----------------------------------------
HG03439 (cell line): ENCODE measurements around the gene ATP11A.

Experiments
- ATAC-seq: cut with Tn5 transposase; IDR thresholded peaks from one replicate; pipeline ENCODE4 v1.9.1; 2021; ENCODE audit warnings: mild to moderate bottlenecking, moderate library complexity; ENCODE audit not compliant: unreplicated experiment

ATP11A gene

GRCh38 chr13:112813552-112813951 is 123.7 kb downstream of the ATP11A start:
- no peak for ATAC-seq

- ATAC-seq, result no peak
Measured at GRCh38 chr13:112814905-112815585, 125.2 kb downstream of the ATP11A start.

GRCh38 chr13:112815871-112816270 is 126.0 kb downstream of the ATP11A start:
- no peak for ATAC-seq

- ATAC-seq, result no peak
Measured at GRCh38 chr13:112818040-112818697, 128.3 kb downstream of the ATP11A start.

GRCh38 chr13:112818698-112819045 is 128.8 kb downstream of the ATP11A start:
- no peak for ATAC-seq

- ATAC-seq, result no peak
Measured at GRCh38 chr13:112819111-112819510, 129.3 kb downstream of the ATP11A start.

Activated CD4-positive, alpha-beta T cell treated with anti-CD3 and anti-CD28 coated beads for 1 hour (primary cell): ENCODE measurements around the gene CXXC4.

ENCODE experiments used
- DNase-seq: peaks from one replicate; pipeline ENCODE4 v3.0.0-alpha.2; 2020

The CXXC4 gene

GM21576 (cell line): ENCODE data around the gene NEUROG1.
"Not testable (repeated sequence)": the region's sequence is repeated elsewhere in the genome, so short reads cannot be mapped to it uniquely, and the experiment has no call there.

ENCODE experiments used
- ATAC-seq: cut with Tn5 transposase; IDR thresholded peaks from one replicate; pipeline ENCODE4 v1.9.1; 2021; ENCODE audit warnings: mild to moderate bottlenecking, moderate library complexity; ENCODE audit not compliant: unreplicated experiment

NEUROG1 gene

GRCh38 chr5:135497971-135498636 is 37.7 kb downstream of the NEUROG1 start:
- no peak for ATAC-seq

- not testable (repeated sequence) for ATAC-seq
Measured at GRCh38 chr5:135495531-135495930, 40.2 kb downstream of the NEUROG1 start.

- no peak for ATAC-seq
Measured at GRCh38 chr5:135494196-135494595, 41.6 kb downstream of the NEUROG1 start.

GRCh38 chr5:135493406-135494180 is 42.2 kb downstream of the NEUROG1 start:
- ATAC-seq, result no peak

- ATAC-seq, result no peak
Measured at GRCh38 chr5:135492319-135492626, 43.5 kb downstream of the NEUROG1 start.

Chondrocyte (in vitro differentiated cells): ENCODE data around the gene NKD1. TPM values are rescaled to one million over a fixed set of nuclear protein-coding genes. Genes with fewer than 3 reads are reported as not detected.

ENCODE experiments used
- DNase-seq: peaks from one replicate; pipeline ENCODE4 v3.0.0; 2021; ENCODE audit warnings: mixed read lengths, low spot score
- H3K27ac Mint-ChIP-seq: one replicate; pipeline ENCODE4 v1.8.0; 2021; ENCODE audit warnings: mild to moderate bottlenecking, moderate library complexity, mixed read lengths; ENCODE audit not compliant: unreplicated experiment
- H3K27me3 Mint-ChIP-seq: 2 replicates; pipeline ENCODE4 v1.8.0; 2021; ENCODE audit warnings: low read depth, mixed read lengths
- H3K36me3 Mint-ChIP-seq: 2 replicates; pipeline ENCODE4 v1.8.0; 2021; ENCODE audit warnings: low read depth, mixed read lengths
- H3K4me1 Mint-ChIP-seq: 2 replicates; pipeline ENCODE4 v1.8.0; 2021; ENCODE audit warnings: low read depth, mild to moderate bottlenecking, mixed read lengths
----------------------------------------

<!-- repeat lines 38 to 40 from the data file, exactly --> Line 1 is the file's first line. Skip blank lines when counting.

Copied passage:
- DNase-seq: peaks from one replicate; pipeline ENCODE4 v3.0.0; 2021; ENCODE audit warnings: mixed read lengths, low spot score
- H3K27ac Mint-ChIP-seq: one replicate; pipeline ENCODE4 v1.8.0; 2021; ENCODE audit warnings: mild to moderate bottlenecking, moderate library complexity, mixed read lengths; ENCODE audit not compliant: unreplicated experiment
- H3K27me3 Mint-ChIP-seq: 2 replicates; pipeline ENCODE4 v1.8.0; 2021; ENCODE audit warnings: low read depth, mixed read lengths